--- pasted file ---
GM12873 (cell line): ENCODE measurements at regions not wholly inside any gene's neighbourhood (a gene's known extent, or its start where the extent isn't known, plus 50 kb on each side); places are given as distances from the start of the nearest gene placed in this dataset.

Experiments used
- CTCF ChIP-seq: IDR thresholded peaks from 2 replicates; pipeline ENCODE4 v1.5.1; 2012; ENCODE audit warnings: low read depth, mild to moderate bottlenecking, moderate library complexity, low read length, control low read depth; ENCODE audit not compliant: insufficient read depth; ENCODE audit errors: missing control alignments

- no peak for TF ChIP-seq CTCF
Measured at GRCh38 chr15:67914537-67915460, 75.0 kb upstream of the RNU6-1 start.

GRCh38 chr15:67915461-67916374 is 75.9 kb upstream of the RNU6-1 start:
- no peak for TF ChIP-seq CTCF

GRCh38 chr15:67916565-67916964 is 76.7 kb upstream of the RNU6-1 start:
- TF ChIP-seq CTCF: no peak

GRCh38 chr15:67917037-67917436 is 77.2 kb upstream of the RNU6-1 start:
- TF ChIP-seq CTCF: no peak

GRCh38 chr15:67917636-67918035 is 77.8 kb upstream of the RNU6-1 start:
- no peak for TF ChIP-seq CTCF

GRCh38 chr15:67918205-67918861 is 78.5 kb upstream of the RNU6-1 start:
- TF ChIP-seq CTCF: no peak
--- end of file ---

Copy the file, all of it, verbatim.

GM12873 (cell line): ENCODE measurements at regions not wholly inside any gene's neighbourhood (a gene's known extent, or its start where the extent isn't known, plus 50 kb on each side); places are given as distances from the start of the nearest gene placed in this dataset.

Experiments used
- CTCF ChIP-seq: IDR thresholded peaks from 2 replicates; pipeline ENCODE4 v1.5.1; 2012; ENCODE audit warnings: low read depth, mild to moderate bottlenecking, moderate library complexity, low read length, control low read depth; ENCODE audit not compliant: insufficient read depth; ENCODE audit errors: missing control alignments

- no peak for TF ChIP-seq CTCF
Measured at GRCh38 chr15:67914537-67915460, 75.0 kb upstream of the RNU6-1 start.

GRCh38 chr15:67915461-67916374 is 75.9 kb upstream of the RNU6-1 start:
- no peak for TF ChIP-seq CTCF

GRCh38 chr15:67916565-67916964 is 76.7 kb upstream of the RNU6-1 start:
- TF ChIP-seq CTCF: no peak

GRCh38 chr15:67917037-67917436 is 77.2 kb upstream of the RNU6-1 start:
- TF ChIP-seq CTCF: no peak

GRCh38 chr15:67917636-67918035 is 77.8 kb upstream of the RNU6-1 start:
- no peak for TF ChIP-seq CTCF

GRCh38 chr15:67918205-67918861 is 78.5 kb upstream of the RNU6-1 start:
- TF ChIP-seq CTCF: no peak